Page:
Thursday, October 25, 2018
Cape Girardeau, Missouri
Jack Rickard cobbled together his first electric car in 2008.
“Went 94 miles an hour on the first test drive and 110 miles on the first charge,” he recalls. “And that’s when I got pissed.”
The successful test, he says, only made him wonder why on earth there weren’t more electric cars being produced. It was a prospect so intriguing he spent the following decade working on it continuously through his Cape Girardeau shop, EVTV Motor Werks, electrifying conventional cars and tinkering with high-capacity battery tech.
But he doesn’t do much in the way of electric cars anymore. The technology, he says, is past the early-adopter phase and no longer such an exciting frontier.
“My impact on electric vehicles will diminish from here on. We won,” he says. “Let’s take a victory lap and move on.”
Instead, he’s focused on solar energy storage, because moving on means spending time working on the problems that are still years away.
“I live out a few years ahead of you guys,” he says before gesturing to his current project, a blinking refrigerator-sized box called the Powersafe 100. “Five or six years from now, you’ll really want one of these things.”
Rickard says that’s the prophesy-and-hindsight cycle he typically finds himself in: he’ll spend five or six years working on a problem nobody knows they have yet, see six months of recognition once the problem manifests and then watch as the popular discourse takes the solutions for granted.
“Then people say, ‘Well of course! It was obvious all along,’” he says.
By then, however, he’s moved on to the next problem.
“We have a couple interesting technical and economic societal waves coming together in a sort of perfect storm right now,” he says.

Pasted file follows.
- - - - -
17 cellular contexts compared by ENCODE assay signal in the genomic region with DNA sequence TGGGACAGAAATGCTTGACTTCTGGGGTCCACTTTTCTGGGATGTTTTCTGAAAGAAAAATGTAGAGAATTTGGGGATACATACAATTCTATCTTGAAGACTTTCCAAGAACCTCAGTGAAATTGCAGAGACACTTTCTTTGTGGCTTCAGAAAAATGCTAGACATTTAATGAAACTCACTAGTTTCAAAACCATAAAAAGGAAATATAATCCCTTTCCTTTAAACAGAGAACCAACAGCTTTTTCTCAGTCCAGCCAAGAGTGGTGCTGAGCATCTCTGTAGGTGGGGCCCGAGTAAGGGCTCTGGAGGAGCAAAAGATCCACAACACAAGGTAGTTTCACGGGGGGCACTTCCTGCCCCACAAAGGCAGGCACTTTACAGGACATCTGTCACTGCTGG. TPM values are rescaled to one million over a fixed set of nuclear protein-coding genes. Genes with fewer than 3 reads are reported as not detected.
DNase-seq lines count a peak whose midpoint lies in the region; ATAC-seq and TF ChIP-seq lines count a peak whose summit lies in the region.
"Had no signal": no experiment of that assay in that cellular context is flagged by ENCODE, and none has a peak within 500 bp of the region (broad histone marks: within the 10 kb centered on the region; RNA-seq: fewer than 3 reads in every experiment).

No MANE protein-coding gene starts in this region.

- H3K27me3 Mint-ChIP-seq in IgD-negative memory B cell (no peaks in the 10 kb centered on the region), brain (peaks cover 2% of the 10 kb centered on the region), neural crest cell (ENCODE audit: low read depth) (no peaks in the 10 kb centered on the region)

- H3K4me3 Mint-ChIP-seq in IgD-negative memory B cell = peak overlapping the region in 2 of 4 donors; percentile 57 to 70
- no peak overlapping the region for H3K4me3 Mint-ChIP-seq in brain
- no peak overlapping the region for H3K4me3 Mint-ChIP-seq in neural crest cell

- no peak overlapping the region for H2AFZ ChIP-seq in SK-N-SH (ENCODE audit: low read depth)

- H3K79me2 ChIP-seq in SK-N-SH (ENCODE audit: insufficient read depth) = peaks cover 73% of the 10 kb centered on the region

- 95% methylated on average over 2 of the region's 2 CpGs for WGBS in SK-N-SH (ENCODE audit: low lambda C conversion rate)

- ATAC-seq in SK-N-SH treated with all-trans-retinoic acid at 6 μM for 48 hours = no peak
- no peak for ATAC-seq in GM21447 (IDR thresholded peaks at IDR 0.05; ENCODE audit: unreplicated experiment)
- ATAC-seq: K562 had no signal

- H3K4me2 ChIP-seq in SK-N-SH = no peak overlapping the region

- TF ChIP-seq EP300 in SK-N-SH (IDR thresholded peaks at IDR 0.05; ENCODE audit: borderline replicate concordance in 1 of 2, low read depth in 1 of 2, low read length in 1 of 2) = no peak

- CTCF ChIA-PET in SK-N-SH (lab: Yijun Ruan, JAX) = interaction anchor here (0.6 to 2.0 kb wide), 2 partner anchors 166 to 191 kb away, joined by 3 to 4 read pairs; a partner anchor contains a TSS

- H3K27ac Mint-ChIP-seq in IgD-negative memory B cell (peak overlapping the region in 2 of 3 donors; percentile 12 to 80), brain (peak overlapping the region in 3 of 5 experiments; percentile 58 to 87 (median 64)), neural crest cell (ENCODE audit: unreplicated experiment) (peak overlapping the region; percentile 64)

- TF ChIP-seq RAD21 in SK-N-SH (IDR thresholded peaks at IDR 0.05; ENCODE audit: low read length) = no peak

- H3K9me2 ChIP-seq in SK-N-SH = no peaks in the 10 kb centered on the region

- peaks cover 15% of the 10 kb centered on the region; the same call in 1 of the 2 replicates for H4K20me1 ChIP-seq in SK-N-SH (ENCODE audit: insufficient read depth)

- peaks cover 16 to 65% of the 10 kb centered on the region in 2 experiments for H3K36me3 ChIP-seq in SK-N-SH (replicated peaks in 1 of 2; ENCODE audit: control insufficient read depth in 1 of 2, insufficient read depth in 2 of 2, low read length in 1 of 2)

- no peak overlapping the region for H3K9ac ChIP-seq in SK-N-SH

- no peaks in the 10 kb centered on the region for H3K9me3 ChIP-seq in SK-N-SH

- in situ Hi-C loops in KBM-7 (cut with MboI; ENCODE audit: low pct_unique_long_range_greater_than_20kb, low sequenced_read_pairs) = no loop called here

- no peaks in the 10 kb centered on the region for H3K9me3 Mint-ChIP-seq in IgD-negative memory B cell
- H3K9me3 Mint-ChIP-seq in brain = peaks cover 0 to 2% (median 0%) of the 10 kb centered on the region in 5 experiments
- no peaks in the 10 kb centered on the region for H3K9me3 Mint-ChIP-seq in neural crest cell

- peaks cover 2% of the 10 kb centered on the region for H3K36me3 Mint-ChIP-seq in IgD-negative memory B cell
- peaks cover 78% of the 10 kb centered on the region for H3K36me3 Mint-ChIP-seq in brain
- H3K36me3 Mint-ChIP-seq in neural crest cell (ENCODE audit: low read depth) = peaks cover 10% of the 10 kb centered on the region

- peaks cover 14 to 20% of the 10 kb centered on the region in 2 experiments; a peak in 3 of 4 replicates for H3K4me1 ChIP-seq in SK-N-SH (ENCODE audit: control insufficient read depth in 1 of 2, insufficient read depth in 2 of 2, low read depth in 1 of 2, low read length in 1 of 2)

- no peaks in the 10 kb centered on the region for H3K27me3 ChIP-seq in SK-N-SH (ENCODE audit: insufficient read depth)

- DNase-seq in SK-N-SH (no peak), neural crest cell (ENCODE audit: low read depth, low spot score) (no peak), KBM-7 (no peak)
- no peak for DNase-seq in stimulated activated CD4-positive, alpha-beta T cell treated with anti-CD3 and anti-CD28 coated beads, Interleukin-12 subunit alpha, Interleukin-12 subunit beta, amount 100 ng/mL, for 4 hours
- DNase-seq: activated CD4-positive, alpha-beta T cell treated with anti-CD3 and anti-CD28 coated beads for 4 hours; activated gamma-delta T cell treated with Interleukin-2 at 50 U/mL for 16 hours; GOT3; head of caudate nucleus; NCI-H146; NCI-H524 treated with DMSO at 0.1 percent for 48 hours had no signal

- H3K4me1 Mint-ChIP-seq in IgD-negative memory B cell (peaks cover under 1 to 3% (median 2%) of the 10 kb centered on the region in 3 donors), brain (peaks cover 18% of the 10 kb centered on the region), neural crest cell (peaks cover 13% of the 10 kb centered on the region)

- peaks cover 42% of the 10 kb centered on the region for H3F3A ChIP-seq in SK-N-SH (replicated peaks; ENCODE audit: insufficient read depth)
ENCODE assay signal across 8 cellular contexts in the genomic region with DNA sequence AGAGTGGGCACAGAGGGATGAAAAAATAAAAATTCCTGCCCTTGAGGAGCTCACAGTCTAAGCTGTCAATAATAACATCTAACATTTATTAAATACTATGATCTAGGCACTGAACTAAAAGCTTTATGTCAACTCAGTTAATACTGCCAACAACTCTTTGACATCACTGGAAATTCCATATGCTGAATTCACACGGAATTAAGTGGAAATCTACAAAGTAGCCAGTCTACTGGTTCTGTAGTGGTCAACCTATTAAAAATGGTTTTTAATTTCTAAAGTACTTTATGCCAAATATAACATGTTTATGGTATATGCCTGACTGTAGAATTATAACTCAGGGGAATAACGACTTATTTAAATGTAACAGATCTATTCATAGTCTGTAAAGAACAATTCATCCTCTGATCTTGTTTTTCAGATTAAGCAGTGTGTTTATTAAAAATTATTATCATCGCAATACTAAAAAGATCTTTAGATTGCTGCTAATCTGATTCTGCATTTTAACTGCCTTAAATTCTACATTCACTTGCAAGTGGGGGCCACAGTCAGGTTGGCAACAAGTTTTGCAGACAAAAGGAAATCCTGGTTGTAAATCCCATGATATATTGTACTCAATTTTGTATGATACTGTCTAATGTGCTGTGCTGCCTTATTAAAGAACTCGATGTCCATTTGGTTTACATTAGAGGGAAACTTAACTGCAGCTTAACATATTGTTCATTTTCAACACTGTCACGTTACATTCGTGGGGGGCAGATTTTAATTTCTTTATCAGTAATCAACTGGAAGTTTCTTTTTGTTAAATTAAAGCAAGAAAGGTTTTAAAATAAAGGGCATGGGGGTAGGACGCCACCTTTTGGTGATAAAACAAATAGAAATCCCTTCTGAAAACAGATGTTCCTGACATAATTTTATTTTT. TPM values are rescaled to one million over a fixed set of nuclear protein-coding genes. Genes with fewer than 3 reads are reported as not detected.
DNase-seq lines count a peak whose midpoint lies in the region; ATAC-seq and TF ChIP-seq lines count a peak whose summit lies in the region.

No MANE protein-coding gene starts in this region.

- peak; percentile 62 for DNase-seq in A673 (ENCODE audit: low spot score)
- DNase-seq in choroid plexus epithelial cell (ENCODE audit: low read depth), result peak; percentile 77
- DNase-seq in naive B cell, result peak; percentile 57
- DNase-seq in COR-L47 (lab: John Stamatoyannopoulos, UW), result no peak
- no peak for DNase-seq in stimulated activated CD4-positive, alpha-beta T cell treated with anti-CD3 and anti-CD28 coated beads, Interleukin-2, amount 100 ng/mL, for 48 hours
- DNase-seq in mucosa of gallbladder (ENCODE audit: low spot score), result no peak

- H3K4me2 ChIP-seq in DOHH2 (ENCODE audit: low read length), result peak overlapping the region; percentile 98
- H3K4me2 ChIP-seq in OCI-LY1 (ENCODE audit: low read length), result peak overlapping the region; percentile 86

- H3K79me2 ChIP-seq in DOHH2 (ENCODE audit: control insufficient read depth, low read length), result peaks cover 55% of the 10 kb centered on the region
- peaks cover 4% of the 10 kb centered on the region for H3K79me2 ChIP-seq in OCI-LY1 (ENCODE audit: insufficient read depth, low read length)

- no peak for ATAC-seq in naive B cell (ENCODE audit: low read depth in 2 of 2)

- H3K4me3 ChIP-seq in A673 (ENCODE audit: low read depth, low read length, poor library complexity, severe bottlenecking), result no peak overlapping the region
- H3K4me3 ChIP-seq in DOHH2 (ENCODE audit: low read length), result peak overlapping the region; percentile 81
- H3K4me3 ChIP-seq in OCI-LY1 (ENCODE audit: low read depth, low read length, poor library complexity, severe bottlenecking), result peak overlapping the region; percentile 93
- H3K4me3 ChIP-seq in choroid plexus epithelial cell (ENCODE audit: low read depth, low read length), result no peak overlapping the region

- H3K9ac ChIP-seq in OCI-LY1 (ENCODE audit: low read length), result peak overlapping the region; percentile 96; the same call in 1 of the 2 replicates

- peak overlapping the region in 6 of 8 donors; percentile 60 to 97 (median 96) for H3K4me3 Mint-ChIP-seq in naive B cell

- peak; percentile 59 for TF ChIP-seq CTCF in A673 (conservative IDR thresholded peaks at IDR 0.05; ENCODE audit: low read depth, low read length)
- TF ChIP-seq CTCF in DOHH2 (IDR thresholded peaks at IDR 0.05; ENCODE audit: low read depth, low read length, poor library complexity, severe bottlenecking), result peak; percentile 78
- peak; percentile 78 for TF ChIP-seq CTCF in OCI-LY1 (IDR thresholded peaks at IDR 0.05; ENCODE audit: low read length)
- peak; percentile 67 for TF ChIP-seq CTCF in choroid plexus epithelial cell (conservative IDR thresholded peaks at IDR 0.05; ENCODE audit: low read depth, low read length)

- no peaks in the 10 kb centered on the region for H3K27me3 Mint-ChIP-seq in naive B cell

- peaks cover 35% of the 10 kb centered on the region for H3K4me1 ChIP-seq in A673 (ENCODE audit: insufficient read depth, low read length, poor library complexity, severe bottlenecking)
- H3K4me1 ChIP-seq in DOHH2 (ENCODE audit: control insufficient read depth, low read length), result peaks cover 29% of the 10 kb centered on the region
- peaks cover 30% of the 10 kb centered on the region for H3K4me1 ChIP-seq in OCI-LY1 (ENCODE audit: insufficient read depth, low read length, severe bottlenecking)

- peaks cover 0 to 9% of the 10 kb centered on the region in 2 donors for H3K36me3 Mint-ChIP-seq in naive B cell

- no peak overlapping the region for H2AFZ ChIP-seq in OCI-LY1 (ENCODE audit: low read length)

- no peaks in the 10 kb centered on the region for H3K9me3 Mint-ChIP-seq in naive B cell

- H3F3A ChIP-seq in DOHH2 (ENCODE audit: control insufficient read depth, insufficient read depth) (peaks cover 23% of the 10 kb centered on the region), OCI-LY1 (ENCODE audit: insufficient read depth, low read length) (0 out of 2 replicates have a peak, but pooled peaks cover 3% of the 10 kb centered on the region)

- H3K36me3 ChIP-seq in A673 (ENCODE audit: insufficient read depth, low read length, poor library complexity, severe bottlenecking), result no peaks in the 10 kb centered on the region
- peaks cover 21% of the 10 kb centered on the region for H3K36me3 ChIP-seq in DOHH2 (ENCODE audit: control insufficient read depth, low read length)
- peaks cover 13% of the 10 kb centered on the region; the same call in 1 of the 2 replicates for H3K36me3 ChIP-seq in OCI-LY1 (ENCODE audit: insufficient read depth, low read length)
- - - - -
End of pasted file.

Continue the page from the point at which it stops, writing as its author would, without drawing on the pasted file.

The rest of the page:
First, the technology involved in harvesting solar power is getting better and cheaper, and that will make conventional utilities less and less desirable. To understand this dynamic, he says, think LED light bulbs. At first, they were expensive to make and expensive to purchase, but they were so cost-effective, they essentially paid for themselves. Once people realized this and demand for the bulbs kicked off, manufacturers could justify putting their resources into making more of them. Take into account the economies of scale, and now LED bulbs can be had for pocket change.
Second, Rickard sees a gap in the existing solar infrastructure found in most residential homes.
“Half of the solar installations in the U.S. have been installed in the last 24 months,” he says. “And 97 percent of those installations have no solar storage.”
That means most people’s panels are useless at night or on cloudy days. For now, Rickard says, most people just switch back to conventional electricity in those cases. But if they had a way to bank up energy during the day, they could be more or less self-sufficient.
That’s where the Powersafe comes in, providing the storage to make point-of-use generation feasible. But what do you need to store a few days’ worth of energy?
A wrecked Tesla, for starters.
That leads to the third factor, which Rickard says is the proliferation of electric vehicle batteries, and more specifically, their warranties.
“Battery has a 10-year warranty, which in practice is essentially a lifetime warranty, since most people only keep their cars for 9.5 years on average,” he explains. “But you can wreck an electric car just as quick.”
The warranty, however, means nobody in need of a battery is going to a junkyard to salvage one. Why would they when they could just call up the manufacturer and get a fresh one?
“They have no automotive replacement value at all,” he says.
So they get picked up by people like Rickard, who likes to try to reverse-engineer them to make power banks. He says if the sun went out right now, his shop would have power for about the next three days.
If Rickard is right about solar storage, he’ll have another victory lap to take in a few years.
Until then, he says, “We’re driving on sunshine.”